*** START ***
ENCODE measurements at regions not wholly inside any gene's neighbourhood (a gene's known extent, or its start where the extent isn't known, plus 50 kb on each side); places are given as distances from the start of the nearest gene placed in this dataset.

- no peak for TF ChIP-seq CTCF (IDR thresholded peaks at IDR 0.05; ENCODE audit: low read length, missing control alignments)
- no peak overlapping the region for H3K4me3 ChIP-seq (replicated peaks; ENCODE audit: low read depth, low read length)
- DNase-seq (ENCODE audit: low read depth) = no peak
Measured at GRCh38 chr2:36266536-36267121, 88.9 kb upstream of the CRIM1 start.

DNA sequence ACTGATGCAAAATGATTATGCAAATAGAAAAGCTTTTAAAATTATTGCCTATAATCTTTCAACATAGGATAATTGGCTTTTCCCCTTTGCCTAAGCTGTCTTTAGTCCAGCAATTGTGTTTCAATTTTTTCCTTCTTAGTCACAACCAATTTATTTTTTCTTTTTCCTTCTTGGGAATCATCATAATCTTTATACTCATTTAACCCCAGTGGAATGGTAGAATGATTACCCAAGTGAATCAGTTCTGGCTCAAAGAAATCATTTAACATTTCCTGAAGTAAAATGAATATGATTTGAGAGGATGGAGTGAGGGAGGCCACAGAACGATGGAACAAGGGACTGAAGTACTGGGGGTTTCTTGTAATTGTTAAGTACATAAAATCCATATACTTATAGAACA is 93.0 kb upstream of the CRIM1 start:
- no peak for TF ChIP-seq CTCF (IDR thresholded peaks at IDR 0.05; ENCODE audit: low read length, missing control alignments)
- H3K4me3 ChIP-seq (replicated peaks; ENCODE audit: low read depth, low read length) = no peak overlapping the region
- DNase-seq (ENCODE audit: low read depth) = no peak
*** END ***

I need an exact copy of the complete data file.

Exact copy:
ENCODE measurements at regions not wholly inside any gene's neighbourhood (a gene's known extent, or its start where the extent isn't known, plus 50 kb on each side); places are given as distances from the start of the nearest gene placed in this dataset.

- no peak for TF ChIP-seq CTCF (IDR thresholded peaks at IDR 0.05; ENCODE audit: low read length, missing control alignments)
- no peak overlapping the region for H3K4me3 ChIP-seq (replicated peaks; ENCODE audit: low read depth, low read length)
- DNase-seq (ENCODE audit: low read depth) = no peak
Measured at GRCh38 chr2:36266536-36267121, 88.9 kb upstream of the CRIM1 start.

DNA sequence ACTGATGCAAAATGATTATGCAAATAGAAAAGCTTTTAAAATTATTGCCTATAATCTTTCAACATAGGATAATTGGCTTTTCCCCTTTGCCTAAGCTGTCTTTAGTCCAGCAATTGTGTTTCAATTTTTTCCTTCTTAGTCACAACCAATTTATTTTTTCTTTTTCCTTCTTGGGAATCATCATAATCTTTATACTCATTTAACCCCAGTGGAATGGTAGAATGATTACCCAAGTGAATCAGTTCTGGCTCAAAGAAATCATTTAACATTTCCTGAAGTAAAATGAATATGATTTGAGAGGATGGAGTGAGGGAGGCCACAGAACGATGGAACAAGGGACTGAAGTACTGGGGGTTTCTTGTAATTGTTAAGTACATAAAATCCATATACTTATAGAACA is 93.0 kb upstream of the CRIM1 start:
- no peak for TF ChIP-seq CTCF (IDR thresholded peaks at IDR 0.05; ENCODE audit: low read length, missing control alignments)
- H3K4me3 ChIP-seq (replicated peaks; ENCODE audit: low read depth, low read length) = no peak overlapping the region
- DNase-seq (ENCODE audit: low read depth) = no peak